• 1 1/2 cups all-purpose flour
  • 3/4 cup granulated sugar
  • 1 1/2 teaspoons baking powder
  • 3/4 teaspoon salt
  • 1 tablespoon lemon zest
  • 1 tablespoon poppy seeds
  • 1 1/2 cups fresh blueberries


For the Topping:
3 tablespoons unsalted butter
1/2 cup all-purpose flour
3 tablespoons granulated sugar
Place a rack in the upper third of the oven and preheat oven to 375 degrees F.  Line a muffins pan with paper or foil liners, set aside.

To make the muffins:  Melt butter in a small saucepan over medium heat.  Keep an eye on the butter.  It will melt, froth, and begin to crackle.  That’s the water cooking out of the butter.  The crackling will subside and butter will begin to brown fairly quickly.  Remove from heat when butter solids become a medium brown color and butter smells slightly nutty.  Immediately pour hot butter into a small bowl, or the butter will continue to cook in the hot pan.  Allow to cool slightly.
In a medium bowl, whisk together milk, egg, yolk, and vanilla until combined.  Add browned butter and whisk to combine.
Whisk together flour, sugar, baking powder, and salt in a medium bowl.  Add milk mixture all at once to the flour mixture and stir gently to combine.  Gently but thoroughly fold in the lemon zest, poppy seeds, and blueberries.  Divide batter among prepared muffin cups.
To make the topping: Combine all ingredients in a bowl and rub together with clean fingertips until crumbly.  Sprinkle topping evenly over the muffin batter in cups.
Bake muffins 18 to 20 minutes until golden and crisp and a skewer inserted into the center of a muffin comes out clean.  Cool muffins in the pan for 15 minutes before removing.  Serve warm or at room temperature.
Muffins will last, at room temperature in an airtight container, for up to 3 days.  I like them best the day they are made.

Double Chocolate Muffines

The second of my APUSH muffins and the most popular, this chocolate muffin recipe is one that will bury your guilt for eating chocolate for breakfast.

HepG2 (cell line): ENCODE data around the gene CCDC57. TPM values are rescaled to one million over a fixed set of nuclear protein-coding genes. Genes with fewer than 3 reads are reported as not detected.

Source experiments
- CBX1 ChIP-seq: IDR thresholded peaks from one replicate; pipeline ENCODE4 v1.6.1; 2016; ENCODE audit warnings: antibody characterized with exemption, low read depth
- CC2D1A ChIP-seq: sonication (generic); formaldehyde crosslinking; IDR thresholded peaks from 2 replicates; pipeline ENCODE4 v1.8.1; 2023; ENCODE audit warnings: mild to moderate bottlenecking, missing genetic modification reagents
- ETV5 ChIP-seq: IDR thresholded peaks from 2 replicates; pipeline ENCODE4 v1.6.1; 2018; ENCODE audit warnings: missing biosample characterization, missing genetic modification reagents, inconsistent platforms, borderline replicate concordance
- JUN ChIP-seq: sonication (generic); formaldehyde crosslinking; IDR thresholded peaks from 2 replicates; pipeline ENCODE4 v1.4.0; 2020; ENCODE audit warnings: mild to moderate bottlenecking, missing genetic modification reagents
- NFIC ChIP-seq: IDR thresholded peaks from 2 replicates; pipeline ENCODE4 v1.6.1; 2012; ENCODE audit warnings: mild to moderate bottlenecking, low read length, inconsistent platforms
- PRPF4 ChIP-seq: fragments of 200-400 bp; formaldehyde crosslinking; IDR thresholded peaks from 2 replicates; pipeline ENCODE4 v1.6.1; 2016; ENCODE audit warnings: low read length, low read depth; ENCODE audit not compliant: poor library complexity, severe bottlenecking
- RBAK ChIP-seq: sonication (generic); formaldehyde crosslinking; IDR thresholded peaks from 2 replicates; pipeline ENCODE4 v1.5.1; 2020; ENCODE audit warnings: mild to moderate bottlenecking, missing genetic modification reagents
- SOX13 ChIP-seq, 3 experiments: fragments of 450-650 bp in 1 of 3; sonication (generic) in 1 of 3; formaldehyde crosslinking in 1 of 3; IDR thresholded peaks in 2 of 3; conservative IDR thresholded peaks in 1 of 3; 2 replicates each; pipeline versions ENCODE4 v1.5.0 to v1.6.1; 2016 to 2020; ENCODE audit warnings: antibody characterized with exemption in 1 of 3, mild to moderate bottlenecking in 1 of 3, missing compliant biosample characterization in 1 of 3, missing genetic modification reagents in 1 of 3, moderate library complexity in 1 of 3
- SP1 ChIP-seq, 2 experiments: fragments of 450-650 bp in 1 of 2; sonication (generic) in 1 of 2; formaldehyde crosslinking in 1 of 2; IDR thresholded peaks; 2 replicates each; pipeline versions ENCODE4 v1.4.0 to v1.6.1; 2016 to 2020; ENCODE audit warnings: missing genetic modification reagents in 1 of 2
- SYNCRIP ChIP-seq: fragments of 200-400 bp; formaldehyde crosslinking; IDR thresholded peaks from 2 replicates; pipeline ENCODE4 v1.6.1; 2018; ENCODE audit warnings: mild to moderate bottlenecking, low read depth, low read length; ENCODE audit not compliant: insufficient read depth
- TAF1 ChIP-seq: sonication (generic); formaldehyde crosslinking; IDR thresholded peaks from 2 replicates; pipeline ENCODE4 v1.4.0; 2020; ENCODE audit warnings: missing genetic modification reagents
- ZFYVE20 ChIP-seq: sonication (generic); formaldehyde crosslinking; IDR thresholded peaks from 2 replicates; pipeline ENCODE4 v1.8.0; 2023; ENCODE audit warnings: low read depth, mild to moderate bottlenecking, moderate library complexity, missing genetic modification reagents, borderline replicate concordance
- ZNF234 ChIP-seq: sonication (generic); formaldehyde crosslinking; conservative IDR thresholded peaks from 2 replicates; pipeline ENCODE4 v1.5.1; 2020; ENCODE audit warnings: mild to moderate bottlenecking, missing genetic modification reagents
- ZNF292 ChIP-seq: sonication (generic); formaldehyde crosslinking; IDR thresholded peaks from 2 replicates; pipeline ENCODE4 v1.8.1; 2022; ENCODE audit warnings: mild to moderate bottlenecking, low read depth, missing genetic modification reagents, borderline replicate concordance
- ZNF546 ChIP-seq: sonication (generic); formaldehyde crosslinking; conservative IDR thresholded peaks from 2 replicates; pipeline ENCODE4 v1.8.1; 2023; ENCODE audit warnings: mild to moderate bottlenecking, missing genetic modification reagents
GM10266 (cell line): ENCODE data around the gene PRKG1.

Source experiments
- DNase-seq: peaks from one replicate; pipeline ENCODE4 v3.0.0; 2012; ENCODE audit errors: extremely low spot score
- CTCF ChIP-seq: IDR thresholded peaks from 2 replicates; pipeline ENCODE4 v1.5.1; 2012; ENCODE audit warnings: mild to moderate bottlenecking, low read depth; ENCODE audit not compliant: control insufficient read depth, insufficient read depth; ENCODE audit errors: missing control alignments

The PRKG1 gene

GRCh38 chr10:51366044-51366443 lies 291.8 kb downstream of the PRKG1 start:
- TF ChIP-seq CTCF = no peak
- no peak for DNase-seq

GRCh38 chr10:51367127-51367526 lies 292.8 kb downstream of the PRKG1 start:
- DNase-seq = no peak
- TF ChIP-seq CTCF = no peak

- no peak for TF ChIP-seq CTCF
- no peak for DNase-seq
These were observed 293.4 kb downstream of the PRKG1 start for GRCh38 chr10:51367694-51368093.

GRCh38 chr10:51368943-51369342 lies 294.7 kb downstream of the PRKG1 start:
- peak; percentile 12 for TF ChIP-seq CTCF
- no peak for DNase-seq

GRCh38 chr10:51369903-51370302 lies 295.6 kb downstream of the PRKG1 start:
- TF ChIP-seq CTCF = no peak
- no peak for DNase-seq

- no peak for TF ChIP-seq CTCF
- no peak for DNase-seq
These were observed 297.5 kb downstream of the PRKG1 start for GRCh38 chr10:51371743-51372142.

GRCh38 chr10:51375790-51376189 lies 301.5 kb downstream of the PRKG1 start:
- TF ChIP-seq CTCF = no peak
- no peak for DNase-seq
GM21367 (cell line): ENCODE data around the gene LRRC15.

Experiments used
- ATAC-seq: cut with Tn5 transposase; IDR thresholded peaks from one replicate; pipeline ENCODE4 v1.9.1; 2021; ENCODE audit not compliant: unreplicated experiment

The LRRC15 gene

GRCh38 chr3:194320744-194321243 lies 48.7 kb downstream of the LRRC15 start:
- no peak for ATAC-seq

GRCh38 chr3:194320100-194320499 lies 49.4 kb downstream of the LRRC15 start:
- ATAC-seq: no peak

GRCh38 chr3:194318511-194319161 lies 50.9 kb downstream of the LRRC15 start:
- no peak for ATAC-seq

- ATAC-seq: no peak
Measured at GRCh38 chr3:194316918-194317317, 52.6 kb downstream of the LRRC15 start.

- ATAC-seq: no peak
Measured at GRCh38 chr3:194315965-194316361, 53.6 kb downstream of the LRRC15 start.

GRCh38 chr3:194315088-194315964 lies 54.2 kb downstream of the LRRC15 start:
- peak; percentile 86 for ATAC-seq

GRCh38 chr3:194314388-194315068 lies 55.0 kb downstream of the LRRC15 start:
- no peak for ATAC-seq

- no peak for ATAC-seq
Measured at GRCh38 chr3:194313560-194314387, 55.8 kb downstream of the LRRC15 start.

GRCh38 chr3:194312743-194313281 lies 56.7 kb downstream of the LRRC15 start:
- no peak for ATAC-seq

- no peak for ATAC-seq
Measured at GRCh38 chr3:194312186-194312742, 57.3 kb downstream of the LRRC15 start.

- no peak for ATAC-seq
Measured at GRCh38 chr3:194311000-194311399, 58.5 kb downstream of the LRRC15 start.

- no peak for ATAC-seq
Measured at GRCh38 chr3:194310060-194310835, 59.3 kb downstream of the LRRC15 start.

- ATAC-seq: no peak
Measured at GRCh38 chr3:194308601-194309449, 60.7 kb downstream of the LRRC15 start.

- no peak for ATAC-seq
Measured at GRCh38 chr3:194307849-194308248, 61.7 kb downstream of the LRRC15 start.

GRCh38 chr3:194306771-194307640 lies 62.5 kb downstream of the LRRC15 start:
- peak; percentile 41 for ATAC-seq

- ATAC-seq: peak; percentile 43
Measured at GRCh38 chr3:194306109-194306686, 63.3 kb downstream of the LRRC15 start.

"King and Lionheart" Of Mice and Men


¾ stick (6 tablespoons) unsalted butter
4 ounces bittersweet chocolate, coarsely chopped, divided
2 cups all-purpose flour
2/3 cup granulated sugar
1/3 cup unsweetened cocoa powder, sifted
1 tablespoon baking powder
½ teaspoon baking soda
½ teaspoon salt
1¼ cups buttermilk
1 large egg
1 teaspoon pure vanilla extract


1. Center a rack in the oven and preheat the oven to 375 degrees F. Butter or spray the 12 molds in a regular-size muffin pan or fit with paper muffin cups. Place the muffin pan on a baking sheet.
2. Melt the butter and half the chopped chocolate together in a bowl over a saucepan of simmering water. Remove from the heat.
3. In a large bowl, whisk together the flour, sugar, cocoa, baking powder, baking soda and salt. In a large glass measuring cup or another bowl, whisk the buttermilk, egg and vanilla extract together until well combined. Pour the liquid ingredients and the melted butter and chocolate over the dry ingredients and, with the whisk or a rubber spatula, gently but quickly stir to blend. Do not overmix the batter. Stir in the remaining chopped chocolate. Divide the batter evenly among the muffin cups.
4. Bake for about 20 minutes, or until a thin knife inserted into the center of the muffins comes out clean. Transfer the pan to a rack and cool for 5 minutes before carefully removing each muffin from its mold.